11 Interesting Bargaining : The Art of Haggling on your Travels

In many cultures, haggling and bargaining are commonplace. It is regarded as a typical and frequently anticipated aspect of any shopping trip. I’m not the only one who finds this process to be a little uncomfortable at times. If I haggle, will they think I’m rude? What level of low is too low?

On the other hand, if you approach bargaining more as a social gathering that could help you get the best deal, you can do it politely and successfully.

The following advice will help you become a better negotiator while maintaining a relaxed and cordial demeanour with the locals:

1.  Study the market

Before you attempt to strike your first deal, hop around, survey the market, and ask for some prices.

You need to know how the market operates and what can and cannot be negotiated, whether it is in an old Saudi souk, a souvenir market in Cancun, or a street market on Khao San Road.

Take your time and observe how the vendors “play” with one another and with other customers.

2.  Learn a few catchphrases in their language

There’s Nothing opens the door for you like saying, “How are you?” or “How much?” in your destination’s native language. It’s not necessary to speak much of their language; a few words will make them smile and start the conversation.

3.  If possible, strike a conversation before negotiating

Before attempting to start negotiations, spend a few minutes getting to know the merchant.You can establish a connection with them through small talk. If they have already taken the time to get to know you, they will be more willing to negotiate.

I got a scarf in a Cuzco, Peru market for 10 soles instead of the 70 soles my English friend paid for the same item after striking up a conversation in Spanish.

4.  Know what you want, but look indecisive

Keep your cool, explore the area, and peruse their offerings. Don’t tell them you’ve fallen in love with anything if you like it. You forfeit all of your negotiating leverage if you do.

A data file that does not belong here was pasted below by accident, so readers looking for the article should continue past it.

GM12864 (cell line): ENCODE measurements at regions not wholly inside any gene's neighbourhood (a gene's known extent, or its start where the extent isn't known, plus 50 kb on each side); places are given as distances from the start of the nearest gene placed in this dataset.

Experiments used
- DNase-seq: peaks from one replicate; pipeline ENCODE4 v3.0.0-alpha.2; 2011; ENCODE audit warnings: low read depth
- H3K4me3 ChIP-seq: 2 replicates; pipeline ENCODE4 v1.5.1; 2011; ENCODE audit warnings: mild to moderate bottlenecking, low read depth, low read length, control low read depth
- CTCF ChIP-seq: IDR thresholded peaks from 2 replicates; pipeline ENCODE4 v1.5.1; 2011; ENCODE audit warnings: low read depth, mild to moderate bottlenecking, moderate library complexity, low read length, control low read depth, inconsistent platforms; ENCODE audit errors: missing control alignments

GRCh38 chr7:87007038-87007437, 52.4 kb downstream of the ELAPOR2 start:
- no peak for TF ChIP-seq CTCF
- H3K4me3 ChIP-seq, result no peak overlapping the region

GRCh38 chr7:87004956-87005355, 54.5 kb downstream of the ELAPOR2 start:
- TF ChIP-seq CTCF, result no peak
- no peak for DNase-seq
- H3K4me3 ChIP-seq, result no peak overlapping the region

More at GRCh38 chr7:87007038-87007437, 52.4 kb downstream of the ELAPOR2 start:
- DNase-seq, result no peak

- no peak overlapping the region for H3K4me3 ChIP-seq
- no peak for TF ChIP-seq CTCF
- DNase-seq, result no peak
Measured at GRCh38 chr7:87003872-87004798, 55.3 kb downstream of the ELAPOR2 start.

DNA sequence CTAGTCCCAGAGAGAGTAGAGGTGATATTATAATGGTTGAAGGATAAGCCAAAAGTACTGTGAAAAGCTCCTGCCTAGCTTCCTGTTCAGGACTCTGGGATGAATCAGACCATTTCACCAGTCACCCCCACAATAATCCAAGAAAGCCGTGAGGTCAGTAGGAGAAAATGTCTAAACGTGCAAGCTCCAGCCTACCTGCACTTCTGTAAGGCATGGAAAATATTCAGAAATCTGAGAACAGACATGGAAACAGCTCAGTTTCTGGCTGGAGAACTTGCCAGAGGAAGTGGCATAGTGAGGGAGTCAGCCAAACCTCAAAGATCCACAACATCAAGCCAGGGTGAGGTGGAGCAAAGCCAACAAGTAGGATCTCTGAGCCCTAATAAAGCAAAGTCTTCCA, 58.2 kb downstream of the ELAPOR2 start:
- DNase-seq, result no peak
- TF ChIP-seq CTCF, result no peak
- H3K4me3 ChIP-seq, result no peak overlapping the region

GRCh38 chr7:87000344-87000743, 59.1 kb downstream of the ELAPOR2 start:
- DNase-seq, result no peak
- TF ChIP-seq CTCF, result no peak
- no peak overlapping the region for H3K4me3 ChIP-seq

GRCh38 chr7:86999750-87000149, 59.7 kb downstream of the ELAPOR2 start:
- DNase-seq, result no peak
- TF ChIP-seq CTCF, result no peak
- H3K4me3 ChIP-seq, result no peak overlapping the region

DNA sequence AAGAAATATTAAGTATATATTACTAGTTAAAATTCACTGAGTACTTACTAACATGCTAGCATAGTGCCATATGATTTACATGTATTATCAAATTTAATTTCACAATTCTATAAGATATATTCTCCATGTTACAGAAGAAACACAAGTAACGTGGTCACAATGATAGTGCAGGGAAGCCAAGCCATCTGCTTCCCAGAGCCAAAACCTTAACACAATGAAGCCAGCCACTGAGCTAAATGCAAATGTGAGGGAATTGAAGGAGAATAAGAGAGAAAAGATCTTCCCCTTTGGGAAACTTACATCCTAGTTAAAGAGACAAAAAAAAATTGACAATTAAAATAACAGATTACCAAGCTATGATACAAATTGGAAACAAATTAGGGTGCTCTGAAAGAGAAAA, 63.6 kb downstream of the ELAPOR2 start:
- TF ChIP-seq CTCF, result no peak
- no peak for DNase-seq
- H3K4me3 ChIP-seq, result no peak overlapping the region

Chiang Mai, market bargaining

5.  Start bargaining at a fraction of the asking price

Depending on what you’re buying, you can choose how low to start negotiating on your end.

Generally, you can begin your offer at any point between 25% and 50% of the marked price on markets where haggling is allowed. Although there’s a good chance that won’t be the final price, it does give you some leeway.

Nothing makes a negotiating game more disappointing than getting off to a bad start.

6.  Be friendly

Remain composed and courteous at all times, and show the merchant constant respect. Mention in passing that if your friends will cooperate with you to reduce the cost, you’d be happy to recommend them.

7.  Practice a little on inexpensive items

Try haggling a little before going for the larger items on items to which you are less attached and can therefore walk away if necessary.

8.  Don’t make the first offer

To start, find out what their best price is on the item you want. This easy-to-ask question encourages the seller to extend the first offer.

Your ability to negotiate is diminished if you set a starting price because it cannot be lowered from there. Start really low, or less than half the marked price, if the seller doesn’t respond.

Peru Produce Market

9.  Decide how much you’re willing to spend on an item

Determine the highest amount you are willing to pay for that item before you begin negotiating. This will make it easier for you to concentrate on negotiating; when the price exceeds your desired amount, simply walk away.

10.  Don’t be afraid to walk away

Make a final offer if the price gets too high. If that doesn’t work, be polite, give them your thanks for their time, and slowly move on to look at other things.

You will frequently receive a call back with your final offer. Sometimes you won’t, but you always have the option to move on to other shops and stalls or simply give up and take the lowest price they’ll take.

11.  Always think of it more like a cultural experience rather than just shopping

Always approach the haggling process as a way to experience the unique character of the souks, bazaars, and street markets from around the world, regardless of how much you haggle or what price you end up paying.

This is a fun activity that frequently offers us a glimpse into their way of life and culture.

Bangkok floating markets

It’s true that we want to get things the cheapest possible, but remember, in many cases, every cent that you spend on them goes directly to their living and to feed their family.

Sometimes spending a few extra dollars than what we want actually does some good in this world, especially in poorer countries.

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